Oh Cities: Skylines how I love you so. Following the fantastic After Dark expansion (read my review of that here), Paradox Interactive and Colossal Order have now bought us the next content pack, Snowfall. Although slightly late to be anything close to a snowy winter here in the UK, the new expansion brings a new set of challenges, buildings and new ways to play the already awesome base experience.
• Developer: Colossal Order
• Publisher: Paradox Interactive
• Reviewed on: PC
• Also Available On: N/A
• Release Date: Available Now
One of the key features within the patch and expansion is the new temperature system. When temperatures drop, the way the city and the citizen’s changes. People choose to stay in their homes and crank the heating up. With the heating turned up, there is a fluctuating need for electricity. Investing in more electricity buildings is a solid way to deal with this new challenge, but it’s difficult to do that from the offset. With this enabled the early game in a city changes dramatically. No longer can you sit back and watch the city grow, there is a requirement to be a bit more controlling of energy outputs and conservation in warmer seasons. Mis-managing the early game can result in some failure, the temperature drops, heating goes on and suddenly people have no electricity. On this trigger, the city starts to empty, and revenue decreases. Spending whatever money you have left on new electric supplies goes a long way, but it may be too late. It’s a fairly small but effective change that switches the early game balance and mentality, providing a fresh take on building a budding city.
Another key challenge on a snow covered map is how the weather affects transport. Roads can be too icy to travel at high speeds, therefore all travelling vehicles have to drop their speed, potentially causing your city to slow down as much as the traffic. One of the new buildings aims to combat this, working in a similar way to garbage collection. Snow trucks head out around the city, clearing the roads of ice and snow, allowing traffic to flow freely. These new factors tweak the priority of construction within the early game. Normally the aim would be to build up public service, but city infrastructure now has a slightly higher importance. Tweaks like this keep the game interesting, with the expansion allowing for more choice compared to the base game, keeping everything fresh.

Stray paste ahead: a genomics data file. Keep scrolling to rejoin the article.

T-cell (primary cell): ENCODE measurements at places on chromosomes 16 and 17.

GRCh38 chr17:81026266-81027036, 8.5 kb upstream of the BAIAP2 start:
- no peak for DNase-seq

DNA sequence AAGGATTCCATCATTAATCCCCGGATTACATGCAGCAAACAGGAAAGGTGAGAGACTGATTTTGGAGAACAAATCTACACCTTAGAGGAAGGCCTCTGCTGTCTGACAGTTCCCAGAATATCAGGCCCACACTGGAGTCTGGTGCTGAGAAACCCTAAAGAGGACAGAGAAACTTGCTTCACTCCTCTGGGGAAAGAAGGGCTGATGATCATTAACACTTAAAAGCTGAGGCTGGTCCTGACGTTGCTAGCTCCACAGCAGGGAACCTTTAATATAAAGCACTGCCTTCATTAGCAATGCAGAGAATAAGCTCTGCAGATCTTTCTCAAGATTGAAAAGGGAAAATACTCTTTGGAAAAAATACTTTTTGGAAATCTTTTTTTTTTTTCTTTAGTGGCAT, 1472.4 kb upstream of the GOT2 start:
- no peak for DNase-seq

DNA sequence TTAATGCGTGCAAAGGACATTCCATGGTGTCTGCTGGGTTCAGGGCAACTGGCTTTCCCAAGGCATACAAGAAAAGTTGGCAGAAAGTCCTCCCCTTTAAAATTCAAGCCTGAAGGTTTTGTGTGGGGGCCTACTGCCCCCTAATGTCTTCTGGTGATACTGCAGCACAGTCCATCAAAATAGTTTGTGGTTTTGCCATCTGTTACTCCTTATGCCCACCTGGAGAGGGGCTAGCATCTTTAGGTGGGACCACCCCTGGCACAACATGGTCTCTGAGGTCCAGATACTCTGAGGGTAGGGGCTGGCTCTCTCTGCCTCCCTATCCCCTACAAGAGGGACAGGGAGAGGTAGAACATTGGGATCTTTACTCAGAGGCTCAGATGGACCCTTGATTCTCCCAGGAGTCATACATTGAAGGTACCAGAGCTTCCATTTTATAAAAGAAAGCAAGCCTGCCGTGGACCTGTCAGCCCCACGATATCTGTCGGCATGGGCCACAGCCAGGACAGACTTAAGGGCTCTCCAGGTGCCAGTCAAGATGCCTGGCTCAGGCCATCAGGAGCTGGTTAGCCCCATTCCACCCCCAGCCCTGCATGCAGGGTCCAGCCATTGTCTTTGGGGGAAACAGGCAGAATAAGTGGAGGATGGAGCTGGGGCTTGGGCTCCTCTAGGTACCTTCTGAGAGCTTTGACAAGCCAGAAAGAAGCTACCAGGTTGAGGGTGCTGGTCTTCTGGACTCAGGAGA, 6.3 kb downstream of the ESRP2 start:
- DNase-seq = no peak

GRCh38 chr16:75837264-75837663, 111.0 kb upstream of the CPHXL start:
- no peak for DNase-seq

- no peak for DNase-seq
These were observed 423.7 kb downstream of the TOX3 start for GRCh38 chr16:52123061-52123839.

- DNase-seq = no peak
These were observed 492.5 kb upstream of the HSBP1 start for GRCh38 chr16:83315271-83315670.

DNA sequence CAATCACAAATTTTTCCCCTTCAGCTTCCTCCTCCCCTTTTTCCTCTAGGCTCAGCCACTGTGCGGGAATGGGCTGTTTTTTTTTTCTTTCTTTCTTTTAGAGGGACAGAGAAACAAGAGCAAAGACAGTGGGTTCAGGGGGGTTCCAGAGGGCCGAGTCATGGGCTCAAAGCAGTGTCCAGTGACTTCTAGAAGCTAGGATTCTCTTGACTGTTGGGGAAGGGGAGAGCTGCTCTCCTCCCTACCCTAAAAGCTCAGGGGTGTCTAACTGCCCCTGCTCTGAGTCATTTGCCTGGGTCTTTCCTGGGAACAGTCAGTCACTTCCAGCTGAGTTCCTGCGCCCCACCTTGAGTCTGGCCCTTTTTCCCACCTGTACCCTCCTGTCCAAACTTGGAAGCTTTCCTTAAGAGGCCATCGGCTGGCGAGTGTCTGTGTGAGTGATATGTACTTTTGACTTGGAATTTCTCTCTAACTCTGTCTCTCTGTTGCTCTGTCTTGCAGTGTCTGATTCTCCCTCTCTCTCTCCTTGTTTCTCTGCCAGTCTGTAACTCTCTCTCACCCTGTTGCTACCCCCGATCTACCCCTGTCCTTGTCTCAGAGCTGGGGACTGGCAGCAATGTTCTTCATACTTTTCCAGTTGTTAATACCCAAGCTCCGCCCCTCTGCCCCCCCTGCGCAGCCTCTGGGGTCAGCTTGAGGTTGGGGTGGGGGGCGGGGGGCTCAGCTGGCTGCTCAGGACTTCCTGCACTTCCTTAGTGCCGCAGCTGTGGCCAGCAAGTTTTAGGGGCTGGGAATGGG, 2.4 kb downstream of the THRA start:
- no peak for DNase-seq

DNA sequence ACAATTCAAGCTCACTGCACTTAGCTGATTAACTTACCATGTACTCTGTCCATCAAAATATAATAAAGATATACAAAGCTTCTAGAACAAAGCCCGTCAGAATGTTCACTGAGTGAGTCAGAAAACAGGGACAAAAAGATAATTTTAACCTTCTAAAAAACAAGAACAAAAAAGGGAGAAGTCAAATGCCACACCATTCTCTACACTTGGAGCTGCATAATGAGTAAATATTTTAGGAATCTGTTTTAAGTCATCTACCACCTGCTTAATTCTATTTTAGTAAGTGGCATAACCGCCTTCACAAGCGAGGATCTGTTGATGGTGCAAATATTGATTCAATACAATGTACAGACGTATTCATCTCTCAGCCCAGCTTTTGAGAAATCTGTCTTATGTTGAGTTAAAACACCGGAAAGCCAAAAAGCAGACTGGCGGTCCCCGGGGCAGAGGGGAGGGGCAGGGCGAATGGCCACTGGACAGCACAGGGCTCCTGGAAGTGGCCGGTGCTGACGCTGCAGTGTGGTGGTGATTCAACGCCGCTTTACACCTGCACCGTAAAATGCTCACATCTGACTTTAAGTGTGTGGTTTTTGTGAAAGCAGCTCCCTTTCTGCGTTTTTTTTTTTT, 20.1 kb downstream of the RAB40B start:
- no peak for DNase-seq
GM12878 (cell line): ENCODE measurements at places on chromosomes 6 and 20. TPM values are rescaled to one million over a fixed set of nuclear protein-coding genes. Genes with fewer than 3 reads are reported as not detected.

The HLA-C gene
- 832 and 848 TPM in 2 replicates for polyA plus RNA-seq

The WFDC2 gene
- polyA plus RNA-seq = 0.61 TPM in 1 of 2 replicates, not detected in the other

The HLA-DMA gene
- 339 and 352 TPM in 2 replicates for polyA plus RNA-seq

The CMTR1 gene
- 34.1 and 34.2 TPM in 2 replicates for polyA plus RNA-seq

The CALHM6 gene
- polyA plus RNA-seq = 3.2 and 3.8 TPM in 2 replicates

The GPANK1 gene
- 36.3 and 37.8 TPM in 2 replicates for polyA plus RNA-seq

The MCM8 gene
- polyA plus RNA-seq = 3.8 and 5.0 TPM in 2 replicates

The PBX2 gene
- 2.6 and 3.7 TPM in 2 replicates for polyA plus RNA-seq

Snowfall also introduces a wide range of snow-based attractions and leisure activities for your citizens to enjoy. These are mostly for show, while still offering the happiness benefits to nearby inhabitants. They’re well themed with the expansion and are generally pretty within the rest of the city scape.
Public transport has also had a slight revamp, it’s now much easier to manage transport lines and their statistics. Fan demanded trams have also been introduced, breathing new life into the public transport system, again allowing for more challenge and choice. This brings with it new road types to allow for Trams to be used, allowing a mixture of more road types and traffic management.
Cities: Skylines was already a wonderful game, After Dark allowed for more choice and made the city feel more alive, Snowfall does that too and is a welcome addition to the family. Cities now look more varied, vibrant and with more choice to customise how you see fit. The new weather and temperature mechanics freshens up the formula by changing up construction priorities and energy management in the early game. Snowfall is once again another fantastic add-on to one of my 2015 games of the year. It’s well worth picking up if you’re in love with the game as much as I am.